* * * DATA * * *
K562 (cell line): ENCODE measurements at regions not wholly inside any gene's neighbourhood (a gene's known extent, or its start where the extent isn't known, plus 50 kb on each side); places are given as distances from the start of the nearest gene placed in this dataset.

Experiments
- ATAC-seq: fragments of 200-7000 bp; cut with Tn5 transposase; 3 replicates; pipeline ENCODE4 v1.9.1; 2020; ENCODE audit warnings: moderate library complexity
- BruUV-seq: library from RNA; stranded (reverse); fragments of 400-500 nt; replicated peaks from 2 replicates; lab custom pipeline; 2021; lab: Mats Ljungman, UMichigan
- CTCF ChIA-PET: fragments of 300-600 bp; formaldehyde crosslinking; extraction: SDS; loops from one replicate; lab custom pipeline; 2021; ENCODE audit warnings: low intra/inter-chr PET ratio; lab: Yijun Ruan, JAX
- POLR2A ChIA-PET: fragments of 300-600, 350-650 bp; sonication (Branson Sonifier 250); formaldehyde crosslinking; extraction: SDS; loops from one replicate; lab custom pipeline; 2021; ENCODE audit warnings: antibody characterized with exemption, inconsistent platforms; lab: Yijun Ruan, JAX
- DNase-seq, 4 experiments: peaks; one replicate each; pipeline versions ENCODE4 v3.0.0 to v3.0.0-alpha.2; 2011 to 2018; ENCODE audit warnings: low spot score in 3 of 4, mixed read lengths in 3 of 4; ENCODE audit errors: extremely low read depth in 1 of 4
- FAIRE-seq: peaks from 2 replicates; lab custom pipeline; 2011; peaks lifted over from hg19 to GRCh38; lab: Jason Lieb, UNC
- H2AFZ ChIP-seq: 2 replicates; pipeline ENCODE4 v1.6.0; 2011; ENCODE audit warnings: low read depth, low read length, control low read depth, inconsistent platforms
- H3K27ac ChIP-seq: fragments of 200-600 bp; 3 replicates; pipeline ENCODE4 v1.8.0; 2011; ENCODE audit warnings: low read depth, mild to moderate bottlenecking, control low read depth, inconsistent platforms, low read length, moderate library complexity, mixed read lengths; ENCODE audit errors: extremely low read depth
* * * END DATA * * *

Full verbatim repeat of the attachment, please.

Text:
K562 (cell line): ENCODE measurements at regions not wholly inside any gene's neighbourhood (a gene's known extent, or its start where the extent isn't known, plus 50 kb on each side); places are given as distances from the start of the nearest gene placed in this dataset.

Experiments
- ATAC-seq: fragments of 200-7000 bp; cut with Tn5 transposase; 3 replicates; pipeline ENCODE4 v1.9.1; 2020; ENCODE audit warnings: moderate library complexity
- BruUV-seq: library from RNA; stranded (reverse); fragments of 400-500 nt; replicated peaks from 2 replicates; lab custom pipeline; 2021; lab: Mats Ljungman, UMichigan
- CTCF ChIA-PET: fragments of 300-600 bp; formaldehyde crosslinking; extraction: SDS; loops from one replicate; lab custom pipeline; 2021; ENCODE audit warnings: low intra/inter-chr PET ratio; lab: Yijun Ruan, JAX
- POLR2A ChIA-PET: fragments of 300-600, 350-650 bp; sonication (Branson Sonifier 250); formaldehyde crosslinking; extraction: SDS; loops from one replicate; lab custom pipeline; 2021; ENCODE audit warnings: antibody characterized with exemption, inconsistent platforms; lab: Yijun Ruan, JAX
- DNase-seq, 4 experiments: peaks; one replicate each; pipeline versions ENCODE4 v3.0.0 to v3.0.0-alpha.2; 2011 to 2018; ENCODE audit warnings: low spot score in 3 of 4, mixed read lengths in 3 of 4; ENCODE audit errors: extremely low read depth in 1 of 4
- FAIRE-seq: peaks from 2 replicates; lab custom pipeline; 2011; peaks lifted over from hg19 to GRCh38; lab: Jason Lieb, UNC
- H2AFZ ChIP-seq: 2 replicates; pipeline ENCODE4 v1.6.0; 2011; ENCODE audit warnings: low read depth, low read length, control low read depth, inconsistent platforms
- H3K27ac ChIP-seq: fragments of 200-600 bp; 3 replicates; pipeline ENCODE4 v1.8.0; 2011; ENCODE audit warnings: low read depth, mild to moderate bottlenecking, control low read depth, inconsistent platforms, low read length, moderate library complexity, mixed read lengths; ENCODE audit errors: extremely low read depth